The story of Kawasaki Company goes back to 1924, at that time involved into metallurgy and the aircraft industry.
In 1949, they decided to enter the Motorbike industry producing engines that could be adapted to Motorbikes.
FIRST KAWASAKI Motorbikes PRODUCTS a Motorbike Engines
In their line you could find a 60 cc two-stroke, as well as a 150cc and a 250cc four-stroke engines developed with technology from BMW; company whom with they had had relationships since their beginnings in the aeronautical industry.
It wasn’t until 1954 that Kawasaki Motorbikes produced their first complete Motorbike under the name of Meihatsu (a subsidiary of Kawasaki Aircraft Co.).
Almost at the same time, they also tried to introduce their own line of scooters to the market, but they soon realized they couldn’t compete against the two giants of the scooters industry for those days: the Fuji Rabbit and the Mitsubishi Silver Pigeon.
And now before continuing with Kawasaki Motorbikes history, I have to open a big parenthesis…
IMPORTANT INFORMATION ABOUT THE HISTORY OF KAWASAKI Motorbikes
We cannot talk about Kawasaki without mentioning another make that will definitely help Kawasaki become as well as Honda, Suzuki, and Yamaha one of the big players in the Japanese Motorbikes scene:
Meguro Motorbikes: better know in that time as the “senior make and the king of four strokes”.
Meguro entered the Motorbike industry in 1937. Having a good relationship with the government, the people at Meguro took advantage of the army orders.
Their first Motorbike was the Z97: a 500cc rocker-valve Motorbike influenced by the Swiss Motosacoche. It’s worth mentioning this model was a success for the factory and the Z97 was in production till the fifties.
Along the years, Meguro produced some very nice 250cc and 350cc rocker-valve, single cylinder models as well as high performance twins. All of them with a very strong British influence. Then and thanks to the commercial success they were living, they also launched a rocker-valve 125 cc for their low end range and a twin cylinder 650cc to accompany the already existing 500cc.
But it was in 1958, when Meguro tried to get rid of their British influence, when things started to go wrong…
Based on a winning prototype of Mount Asama (one of the biggest races that time), Meguro Motorbikes produced three nice and elegant machines with overhead camshaft: the 125cc E3, the 250cc F and the 350cc Y A. Unfortunately these bikes turned out to be too heavy and didn’t get the buyers’ attention. Meguro will soon return to rocker valve models.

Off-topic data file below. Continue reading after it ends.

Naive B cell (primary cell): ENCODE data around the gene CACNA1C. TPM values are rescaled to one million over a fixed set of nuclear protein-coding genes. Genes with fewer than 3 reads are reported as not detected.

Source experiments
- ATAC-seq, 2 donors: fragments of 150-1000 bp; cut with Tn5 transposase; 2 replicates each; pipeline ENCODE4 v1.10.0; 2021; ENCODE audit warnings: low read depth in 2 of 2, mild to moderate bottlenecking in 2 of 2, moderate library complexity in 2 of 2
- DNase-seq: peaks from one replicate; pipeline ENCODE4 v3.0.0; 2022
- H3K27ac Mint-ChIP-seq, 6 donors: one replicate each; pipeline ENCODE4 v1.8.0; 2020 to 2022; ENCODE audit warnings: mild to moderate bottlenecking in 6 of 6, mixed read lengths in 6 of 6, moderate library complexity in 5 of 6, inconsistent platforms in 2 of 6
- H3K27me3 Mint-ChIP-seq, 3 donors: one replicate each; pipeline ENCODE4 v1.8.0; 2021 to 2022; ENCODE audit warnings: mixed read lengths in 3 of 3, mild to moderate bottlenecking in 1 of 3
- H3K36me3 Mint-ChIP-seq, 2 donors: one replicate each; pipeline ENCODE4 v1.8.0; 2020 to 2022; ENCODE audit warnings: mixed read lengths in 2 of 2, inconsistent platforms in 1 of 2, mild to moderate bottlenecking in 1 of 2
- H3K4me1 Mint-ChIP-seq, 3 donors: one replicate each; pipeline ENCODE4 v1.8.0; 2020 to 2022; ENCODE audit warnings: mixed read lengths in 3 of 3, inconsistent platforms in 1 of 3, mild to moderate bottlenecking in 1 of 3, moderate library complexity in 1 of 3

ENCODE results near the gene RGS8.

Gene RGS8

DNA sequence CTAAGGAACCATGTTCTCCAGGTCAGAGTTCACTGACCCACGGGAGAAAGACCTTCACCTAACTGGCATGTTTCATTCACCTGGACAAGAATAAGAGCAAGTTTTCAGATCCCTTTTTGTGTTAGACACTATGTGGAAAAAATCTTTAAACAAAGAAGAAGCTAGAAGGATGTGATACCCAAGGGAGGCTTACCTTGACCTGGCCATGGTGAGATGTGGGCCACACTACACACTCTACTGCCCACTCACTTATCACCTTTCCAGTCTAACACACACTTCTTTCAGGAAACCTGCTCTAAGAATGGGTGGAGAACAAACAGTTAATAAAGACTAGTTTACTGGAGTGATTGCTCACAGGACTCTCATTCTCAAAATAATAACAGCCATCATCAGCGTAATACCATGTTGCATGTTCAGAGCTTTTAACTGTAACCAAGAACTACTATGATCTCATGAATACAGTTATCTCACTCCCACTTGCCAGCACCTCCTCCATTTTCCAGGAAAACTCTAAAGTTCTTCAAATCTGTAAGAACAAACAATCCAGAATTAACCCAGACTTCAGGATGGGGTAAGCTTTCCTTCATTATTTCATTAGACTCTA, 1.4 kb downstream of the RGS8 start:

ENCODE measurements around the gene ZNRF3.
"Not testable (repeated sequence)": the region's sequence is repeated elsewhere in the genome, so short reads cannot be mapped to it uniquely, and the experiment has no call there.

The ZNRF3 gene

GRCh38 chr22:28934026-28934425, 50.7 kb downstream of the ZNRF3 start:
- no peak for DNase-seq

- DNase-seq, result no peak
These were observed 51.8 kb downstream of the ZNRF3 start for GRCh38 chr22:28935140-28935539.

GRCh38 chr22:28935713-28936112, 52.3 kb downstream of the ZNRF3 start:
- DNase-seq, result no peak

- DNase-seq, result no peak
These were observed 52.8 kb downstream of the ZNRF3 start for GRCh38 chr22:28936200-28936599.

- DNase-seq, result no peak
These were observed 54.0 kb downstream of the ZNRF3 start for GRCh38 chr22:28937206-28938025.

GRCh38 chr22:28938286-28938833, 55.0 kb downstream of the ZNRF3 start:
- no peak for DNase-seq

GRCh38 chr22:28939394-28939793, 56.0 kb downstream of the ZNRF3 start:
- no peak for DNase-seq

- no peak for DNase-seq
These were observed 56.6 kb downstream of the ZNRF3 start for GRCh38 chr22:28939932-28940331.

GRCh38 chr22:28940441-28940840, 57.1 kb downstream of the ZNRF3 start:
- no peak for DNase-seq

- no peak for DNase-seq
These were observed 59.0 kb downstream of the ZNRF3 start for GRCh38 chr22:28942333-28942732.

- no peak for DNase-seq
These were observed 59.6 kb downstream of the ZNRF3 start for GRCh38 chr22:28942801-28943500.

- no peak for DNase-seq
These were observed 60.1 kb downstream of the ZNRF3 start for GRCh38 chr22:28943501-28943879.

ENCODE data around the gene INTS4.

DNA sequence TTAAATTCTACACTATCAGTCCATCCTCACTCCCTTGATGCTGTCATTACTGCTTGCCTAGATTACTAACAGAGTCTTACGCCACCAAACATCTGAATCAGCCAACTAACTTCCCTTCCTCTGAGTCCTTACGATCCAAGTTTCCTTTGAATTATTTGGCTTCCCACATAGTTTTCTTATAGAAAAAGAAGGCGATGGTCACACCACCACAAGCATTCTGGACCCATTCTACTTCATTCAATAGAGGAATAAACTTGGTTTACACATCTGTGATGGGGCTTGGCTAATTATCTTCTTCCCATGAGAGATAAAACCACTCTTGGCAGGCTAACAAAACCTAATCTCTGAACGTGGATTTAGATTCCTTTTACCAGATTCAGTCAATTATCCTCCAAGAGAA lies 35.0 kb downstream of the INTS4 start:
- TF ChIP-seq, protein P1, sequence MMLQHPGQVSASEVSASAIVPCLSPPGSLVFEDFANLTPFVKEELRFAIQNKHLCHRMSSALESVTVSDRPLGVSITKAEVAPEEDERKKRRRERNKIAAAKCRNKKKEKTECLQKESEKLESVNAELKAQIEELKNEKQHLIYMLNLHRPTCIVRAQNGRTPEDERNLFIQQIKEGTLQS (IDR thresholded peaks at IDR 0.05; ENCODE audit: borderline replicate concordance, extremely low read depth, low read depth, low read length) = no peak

Meguro Motorbikes remained as one of the top 10 manufacturers till 1960, but due to some bad decisions, as the ones mentioned above, the company started to decline and was soon bought by Kawasaki.
In 1960 Meguro signed an initial agreement with Kawasaki Motorbikes, and in 1962 they had completely disappeared.
….And this brings us back to Kawasaki Motorbikes…
In 1960, the company decides to give a serious push to the Motorbike division of Kawasaki Aircrafts:
They take out of the market the Meihatsu brand, they build their own plant of low end and low powered machines and buy Meguro.
These brilliant moves and decisions made Kawasaki Motorbikes have one of the widest range of models in the market. Kawasaki Motorbikes could offer at that time (1960’s) from a 50cc moped-scooter to a powerful, high end and beautiful 650 cc twin cylinder Motorbike.
Its also important to mention that due to their very own nature, Kawasaki Motorbikes has always played the role of Maverick in the industry and that a feeling of independence from their main competitors has always been present.
Since then, many stories have been written, many models have been produced and many races have been won on Kawasaki Motorbikes, the truth is…
Nowadays Kawasaki Motorbikes is one of the major players in the industry and following their tradition, they nowadays offer a wide range of products for all kind needs and likes.
You can also take a look at Kawasaki 2005 line-up. Check this page:
Enjoy the ride!
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Kawasaki Motorbikes – Independent in Thoughts and Actions
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